To an Accident That a Lady Had
Translator's note: This poem presents some unique difficulties for the translator, one of the most prominent being the treatment of Filis’s suitors in the poem. The original Spanish manages to subtly tie the men to verbs and adjectives rather than move them to the narrative foreground. English is not nearly as capable of such ambiguity, and it was necessary to bring the men to the forefront by writing them more explicitly into the poem. All the while efforts were made to preserve the poem’s natural rhyme and meter in English, for which some creative license was taken in order to serve the poem’s intended meaning while maintaining the poetic form.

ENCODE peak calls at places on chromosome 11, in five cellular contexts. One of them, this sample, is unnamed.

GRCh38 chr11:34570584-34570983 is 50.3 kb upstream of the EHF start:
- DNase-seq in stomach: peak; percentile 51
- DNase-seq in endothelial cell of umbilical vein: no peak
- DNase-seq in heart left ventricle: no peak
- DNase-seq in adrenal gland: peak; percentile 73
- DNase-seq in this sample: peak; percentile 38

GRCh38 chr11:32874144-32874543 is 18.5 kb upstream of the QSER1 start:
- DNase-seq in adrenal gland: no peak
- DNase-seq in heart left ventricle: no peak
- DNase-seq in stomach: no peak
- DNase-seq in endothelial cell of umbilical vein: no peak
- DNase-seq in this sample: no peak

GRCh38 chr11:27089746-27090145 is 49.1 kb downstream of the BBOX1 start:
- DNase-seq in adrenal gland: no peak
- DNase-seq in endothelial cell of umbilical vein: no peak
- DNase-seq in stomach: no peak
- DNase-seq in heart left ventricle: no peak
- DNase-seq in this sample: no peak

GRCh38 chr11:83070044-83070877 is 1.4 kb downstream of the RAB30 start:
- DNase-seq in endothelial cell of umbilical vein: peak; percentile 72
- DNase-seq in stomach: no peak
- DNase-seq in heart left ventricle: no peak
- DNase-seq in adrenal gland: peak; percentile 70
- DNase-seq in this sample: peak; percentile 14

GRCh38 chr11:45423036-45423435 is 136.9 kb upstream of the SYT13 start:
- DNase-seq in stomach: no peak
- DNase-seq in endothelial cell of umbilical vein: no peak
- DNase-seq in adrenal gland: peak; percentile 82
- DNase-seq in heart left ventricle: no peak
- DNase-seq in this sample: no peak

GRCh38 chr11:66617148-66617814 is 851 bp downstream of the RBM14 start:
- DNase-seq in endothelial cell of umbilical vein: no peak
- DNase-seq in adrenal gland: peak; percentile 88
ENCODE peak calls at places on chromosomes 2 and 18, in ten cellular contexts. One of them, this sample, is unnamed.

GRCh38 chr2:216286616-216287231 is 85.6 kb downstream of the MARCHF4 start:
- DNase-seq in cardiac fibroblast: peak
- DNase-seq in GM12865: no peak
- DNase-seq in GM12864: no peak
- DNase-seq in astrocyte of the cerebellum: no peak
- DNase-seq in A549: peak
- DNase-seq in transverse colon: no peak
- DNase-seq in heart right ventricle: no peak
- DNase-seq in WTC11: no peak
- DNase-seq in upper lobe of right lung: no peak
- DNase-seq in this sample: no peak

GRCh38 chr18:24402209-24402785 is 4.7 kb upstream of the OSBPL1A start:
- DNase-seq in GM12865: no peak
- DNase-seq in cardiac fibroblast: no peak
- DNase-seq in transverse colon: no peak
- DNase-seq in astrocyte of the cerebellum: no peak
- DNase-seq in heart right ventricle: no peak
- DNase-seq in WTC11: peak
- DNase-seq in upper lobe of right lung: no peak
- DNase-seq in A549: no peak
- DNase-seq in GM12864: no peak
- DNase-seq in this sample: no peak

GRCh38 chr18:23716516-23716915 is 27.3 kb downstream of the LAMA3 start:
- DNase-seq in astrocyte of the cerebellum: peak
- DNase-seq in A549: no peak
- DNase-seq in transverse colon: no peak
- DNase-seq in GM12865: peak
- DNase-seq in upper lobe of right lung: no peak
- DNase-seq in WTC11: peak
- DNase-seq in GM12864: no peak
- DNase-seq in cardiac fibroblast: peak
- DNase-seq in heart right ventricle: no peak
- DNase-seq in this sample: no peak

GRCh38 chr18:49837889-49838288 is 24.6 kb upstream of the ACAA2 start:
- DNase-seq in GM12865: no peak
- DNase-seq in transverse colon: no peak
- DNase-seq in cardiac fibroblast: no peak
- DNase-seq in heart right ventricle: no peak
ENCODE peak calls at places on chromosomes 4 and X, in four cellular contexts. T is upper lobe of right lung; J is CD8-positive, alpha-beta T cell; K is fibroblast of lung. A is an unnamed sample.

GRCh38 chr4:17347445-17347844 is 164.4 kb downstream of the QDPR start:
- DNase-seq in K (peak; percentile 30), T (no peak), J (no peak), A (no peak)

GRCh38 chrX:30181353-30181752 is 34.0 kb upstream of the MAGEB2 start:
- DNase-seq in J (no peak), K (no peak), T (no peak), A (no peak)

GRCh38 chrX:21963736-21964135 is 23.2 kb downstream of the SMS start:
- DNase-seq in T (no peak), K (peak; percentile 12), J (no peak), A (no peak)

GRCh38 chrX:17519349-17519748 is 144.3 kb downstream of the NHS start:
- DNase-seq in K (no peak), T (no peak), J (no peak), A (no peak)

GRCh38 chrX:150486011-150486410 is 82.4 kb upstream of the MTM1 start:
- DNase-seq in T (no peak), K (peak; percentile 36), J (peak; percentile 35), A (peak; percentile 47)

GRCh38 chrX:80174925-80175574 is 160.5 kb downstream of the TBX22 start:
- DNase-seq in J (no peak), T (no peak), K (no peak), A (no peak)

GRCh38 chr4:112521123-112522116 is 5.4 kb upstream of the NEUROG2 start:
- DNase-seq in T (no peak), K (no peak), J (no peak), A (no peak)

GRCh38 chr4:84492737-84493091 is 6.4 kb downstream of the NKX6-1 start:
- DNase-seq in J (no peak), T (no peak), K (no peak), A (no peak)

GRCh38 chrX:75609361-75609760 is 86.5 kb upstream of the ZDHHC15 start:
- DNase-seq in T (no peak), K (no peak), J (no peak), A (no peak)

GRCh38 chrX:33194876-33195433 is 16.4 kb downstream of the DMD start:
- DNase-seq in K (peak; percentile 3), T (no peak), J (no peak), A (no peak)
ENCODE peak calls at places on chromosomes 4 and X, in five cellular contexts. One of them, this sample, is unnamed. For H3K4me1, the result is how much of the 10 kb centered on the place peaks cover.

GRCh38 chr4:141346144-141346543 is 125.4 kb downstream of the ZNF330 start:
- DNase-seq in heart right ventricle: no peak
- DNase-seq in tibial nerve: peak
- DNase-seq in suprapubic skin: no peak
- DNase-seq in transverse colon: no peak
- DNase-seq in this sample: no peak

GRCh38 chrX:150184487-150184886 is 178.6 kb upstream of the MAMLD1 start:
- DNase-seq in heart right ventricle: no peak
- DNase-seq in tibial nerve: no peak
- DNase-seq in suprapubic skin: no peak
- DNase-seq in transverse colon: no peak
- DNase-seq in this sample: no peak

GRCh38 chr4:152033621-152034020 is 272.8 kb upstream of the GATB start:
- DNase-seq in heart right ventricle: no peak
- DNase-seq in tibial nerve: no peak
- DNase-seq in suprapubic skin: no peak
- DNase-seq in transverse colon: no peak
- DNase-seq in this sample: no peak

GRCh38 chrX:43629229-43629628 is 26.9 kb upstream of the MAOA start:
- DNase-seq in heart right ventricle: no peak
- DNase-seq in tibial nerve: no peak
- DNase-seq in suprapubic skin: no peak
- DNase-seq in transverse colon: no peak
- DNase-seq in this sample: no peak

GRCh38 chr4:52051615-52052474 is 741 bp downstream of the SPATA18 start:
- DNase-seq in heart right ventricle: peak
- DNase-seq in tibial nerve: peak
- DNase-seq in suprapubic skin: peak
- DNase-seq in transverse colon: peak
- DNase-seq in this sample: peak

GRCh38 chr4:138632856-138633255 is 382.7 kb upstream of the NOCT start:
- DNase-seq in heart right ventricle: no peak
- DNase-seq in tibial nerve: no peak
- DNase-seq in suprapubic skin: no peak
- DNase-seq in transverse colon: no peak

Affliction, insolent and coarse,
decided to so bravely dare
to make the fair Filis despair
from pain intense without remorse.
And it struck her with such a force,
the maiden could not leave unsaid
a gasp of pain and forthwith shed
a pair of precious pearly tears,
her linen making all men near
covet to wipe her tears instead.